A career as a physical therapist assistant requires compassion, detail orientation, strong manual dexterity, strong interpersonal skills and physical stamina. Before investing your time, energy and money in a physical therapist assistant program, it is important to research various career fields and also requires some soul searching, considering your personality, strengths and weaknesses, interests, salary requirements and where you find the most meaning in your life.
Many individuals interested in a health care career know they want to “help people,” but they do not know where they fit within the field. Physical therapist assistants tend to be individuals who want to help in “practical” ways, providing hands-on care to patients of all walks of life. They tend to be individuals who are quite comfortable around individuals who are in pain, recovering from illness or accidents. Physical therapist assistants tend to have a natural ease around others, with strong interpersonal skills and empathy for others.
Pursuing a career in physical therapy assisting requires a 2-year associate’s degree from an accredited program. Or, in the case of Concorde’s physical therapist assistant program, you can achieve your associate’s degree in as few as 20 months. Students who excel in the sciences tend to enjoy their physical therapy assisting coursework. The curriculum includes anatomy, biology, chemistry, physiology and some psychology. Programs also include hands-on clinical work, giving students the opportunity to build their resumes before they enter the workforce.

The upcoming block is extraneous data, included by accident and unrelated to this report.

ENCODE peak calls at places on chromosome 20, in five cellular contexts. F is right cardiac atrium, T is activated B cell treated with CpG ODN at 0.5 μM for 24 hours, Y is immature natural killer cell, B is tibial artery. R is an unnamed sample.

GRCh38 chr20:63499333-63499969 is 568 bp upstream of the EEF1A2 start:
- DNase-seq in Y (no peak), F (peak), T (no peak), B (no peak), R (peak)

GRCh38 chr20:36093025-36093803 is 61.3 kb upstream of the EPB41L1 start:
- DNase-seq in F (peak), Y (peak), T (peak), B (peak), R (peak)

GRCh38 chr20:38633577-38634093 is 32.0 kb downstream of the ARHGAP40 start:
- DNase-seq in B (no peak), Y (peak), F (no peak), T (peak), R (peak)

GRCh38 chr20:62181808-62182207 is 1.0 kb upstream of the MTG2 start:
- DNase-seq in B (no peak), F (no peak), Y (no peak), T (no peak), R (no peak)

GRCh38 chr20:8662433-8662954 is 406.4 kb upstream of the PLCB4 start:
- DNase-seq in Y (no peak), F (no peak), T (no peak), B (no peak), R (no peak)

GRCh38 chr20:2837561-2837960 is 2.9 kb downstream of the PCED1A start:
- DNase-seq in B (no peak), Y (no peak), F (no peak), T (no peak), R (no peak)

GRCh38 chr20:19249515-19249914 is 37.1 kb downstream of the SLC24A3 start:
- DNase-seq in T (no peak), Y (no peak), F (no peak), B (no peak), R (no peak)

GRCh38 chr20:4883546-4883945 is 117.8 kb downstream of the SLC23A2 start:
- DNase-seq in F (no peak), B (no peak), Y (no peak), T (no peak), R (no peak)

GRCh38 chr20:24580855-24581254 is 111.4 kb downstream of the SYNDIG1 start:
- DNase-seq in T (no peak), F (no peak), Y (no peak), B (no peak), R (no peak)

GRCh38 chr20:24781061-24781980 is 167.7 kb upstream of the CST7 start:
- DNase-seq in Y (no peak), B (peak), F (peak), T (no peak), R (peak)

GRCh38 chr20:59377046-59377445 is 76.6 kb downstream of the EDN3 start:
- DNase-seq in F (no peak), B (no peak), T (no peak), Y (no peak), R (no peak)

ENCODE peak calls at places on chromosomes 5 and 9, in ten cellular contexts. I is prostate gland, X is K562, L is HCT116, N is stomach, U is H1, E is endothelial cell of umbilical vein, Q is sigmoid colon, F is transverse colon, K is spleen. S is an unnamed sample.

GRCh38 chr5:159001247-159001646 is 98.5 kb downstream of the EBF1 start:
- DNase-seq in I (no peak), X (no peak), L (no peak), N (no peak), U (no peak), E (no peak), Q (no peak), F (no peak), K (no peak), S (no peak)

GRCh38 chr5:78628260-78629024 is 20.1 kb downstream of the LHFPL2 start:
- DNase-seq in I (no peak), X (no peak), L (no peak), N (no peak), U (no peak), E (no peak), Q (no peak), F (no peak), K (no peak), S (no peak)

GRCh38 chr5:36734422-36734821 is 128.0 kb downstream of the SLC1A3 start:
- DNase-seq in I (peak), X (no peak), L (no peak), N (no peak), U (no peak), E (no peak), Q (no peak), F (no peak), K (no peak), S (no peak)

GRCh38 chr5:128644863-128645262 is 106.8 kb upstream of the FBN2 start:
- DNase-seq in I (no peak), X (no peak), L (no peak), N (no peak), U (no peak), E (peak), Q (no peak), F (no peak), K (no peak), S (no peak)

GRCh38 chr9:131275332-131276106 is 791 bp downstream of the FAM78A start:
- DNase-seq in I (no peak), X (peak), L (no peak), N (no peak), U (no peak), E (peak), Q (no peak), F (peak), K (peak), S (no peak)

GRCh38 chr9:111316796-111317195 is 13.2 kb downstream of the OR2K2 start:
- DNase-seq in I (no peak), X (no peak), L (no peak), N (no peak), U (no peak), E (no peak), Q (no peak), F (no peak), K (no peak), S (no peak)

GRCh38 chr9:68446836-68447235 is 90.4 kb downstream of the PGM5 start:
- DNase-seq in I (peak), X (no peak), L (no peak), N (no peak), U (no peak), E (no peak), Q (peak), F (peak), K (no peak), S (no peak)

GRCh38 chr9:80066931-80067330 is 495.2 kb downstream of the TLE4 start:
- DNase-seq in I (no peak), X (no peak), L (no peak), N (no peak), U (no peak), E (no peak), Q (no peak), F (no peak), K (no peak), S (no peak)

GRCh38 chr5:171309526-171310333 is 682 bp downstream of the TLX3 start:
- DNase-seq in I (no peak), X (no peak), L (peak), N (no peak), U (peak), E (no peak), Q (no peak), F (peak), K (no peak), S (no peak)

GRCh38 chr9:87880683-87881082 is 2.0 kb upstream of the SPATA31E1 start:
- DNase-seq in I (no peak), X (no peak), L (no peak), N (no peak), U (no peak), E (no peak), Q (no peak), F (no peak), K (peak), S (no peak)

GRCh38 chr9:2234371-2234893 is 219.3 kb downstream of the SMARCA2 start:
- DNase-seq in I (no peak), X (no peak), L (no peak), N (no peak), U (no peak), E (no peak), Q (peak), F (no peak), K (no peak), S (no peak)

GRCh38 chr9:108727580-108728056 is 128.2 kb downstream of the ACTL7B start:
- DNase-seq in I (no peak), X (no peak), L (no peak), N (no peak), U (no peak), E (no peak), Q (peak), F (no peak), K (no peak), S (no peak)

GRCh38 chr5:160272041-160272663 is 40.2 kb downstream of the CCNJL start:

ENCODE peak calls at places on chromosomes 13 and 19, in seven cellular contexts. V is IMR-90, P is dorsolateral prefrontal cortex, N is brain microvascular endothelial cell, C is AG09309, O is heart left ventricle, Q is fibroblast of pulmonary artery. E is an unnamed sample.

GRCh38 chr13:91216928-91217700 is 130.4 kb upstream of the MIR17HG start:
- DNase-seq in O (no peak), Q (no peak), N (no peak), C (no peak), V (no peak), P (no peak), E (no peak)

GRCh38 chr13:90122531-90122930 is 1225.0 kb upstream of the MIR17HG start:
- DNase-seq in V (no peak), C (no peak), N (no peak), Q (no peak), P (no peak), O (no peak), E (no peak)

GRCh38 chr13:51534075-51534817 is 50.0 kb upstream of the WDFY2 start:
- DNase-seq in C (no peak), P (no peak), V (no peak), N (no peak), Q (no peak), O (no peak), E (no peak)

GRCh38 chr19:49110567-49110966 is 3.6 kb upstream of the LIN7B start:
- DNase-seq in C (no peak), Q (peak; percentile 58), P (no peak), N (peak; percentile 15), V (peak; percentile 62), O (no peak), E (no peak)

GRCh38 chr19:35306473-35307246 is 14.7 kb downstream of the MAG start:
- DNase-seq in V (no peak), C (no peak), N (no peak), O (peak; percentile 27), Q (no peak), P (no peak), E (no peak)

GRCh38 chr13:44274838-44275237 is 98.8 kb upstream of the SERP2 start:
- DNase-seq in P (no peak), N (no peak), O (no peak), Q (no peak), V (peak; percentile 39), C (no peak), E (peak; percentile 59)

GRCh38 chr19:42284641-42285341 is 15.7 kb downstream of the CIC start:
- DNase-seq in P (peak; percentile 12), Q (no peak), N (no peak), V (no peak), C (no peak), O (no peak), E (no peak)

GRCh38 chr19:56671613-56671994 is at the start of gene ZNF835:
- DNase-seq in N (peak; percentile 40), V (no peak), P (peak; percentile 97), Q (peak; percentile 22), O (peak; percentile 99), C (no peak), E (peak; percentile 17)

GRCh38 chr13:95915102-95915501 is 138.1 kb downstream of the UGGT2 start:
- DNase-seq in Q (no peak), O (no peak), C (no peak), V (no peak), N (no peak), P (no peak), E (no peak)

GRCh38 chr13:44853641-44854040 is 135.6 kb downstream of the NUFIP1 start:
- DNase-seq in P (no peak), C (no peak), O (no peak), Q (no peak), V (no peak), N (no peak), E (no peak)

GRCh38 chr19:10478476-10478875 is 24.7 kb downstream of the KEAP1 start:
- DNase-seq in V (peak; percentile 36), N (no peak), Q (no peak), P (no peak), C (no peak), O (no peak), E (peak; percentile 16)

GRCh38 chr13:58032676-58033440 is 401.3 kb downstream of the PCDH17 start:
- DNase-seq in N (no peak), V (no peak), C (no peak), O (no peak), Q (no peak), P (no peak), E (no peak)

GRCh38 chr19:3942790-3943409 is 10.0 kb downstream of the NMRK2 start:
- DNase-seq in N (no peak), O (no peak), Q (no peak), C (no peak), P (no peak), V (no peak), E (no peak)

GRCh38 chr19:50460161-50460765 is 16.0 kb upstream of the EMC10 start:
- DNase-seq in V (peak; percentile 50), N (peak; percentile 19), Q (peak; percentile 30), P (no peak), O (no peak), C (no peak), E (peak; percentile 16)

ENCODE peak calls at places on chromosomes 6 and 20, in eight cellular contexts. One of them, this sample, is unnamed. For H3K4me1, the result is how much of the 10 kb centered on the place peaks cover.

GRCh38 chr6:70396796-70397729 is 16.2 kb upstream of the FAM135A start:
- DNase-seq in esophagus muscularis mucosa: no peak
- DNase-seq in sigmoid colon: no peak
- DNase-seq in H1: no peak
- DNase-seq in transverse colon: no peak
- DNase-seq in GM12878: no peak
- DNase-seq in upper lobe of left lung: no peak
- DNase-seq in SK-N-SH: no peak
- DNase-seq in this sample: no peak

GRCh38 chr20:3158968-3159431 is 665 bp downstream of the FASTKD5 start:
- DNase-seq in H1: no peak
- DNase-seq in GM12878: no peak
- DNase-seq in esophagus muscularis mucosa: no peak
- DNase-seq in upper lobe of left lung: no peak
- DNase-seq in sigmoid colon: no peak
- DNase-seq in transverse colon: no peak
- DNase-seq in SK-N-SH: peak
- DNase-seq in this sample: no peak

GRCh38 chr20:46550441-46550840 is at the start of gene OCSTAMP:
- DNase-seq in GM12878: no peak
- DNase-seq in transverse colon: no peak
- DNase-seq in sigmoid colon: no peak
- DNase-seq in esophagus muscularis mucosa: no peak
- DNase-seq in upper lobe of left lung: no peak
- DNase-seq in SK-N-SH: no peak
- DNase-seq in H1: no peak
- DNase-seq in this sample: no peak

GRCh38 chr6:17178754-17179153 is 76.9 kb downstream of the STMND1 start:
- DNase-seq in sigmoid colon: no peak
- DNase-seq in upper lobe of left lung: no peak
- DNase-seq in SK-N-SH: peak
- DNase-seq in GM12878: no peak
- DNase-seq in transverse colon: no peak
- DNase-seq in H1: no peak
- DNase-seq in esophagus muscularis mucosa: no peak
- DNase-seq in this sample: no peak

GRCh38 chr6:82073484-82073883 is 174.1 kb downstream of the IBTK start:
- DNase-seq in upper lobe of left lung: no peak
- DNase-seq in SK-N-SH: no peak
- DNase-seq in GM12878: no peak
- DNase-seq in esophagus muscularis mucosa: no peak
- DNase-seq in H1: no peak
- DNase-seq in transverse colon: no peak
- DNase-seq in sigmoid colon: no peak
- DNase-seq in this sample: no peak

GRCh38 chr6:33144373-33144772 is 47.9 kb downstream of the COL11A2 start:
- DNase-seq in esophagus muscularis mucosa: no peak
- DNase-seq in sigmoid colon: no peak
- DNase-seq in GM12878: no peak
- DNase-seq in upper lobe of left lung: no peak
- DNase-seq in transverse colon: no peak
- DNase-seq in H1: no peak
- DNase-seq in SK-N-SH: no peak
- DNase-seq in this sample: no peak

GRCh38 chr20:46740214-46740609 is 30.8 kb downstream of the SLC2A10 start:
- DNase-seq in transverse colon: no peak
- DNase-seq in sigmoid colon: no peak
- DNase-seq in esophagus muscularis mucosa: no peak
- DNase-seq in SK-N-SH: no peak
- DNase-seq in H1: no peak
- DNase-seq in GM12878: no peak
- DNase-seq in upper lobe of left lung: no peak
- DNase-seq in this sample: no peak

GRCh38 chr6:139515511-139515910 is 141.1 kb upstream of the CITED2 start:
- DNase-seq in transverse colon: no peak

Considering what type of work environment you enjoy is important before committing to a program and career path. Physical therapist assistants work in private clinics, hospitals, nursing care facilities, and some fill the majority of their days with home visits. Physical therapist assistants must be able to spend the majority of their days on their feet, moving equipment, as well as helping patients with stretches and exercises.
Concorde – School for Physical Therapist Assistants
One of the best aspects of this career is flexibility of schedule. Physical therapist assistants can work part-time or full-time, with opportunities for night and weekend work. For many individuals considering a career in physical therapist assisting, this feature alone is a selling point.
If this sounds like a career you might be interested in pursuing, it might be time to check out Concorde’s physical therapist assistant program.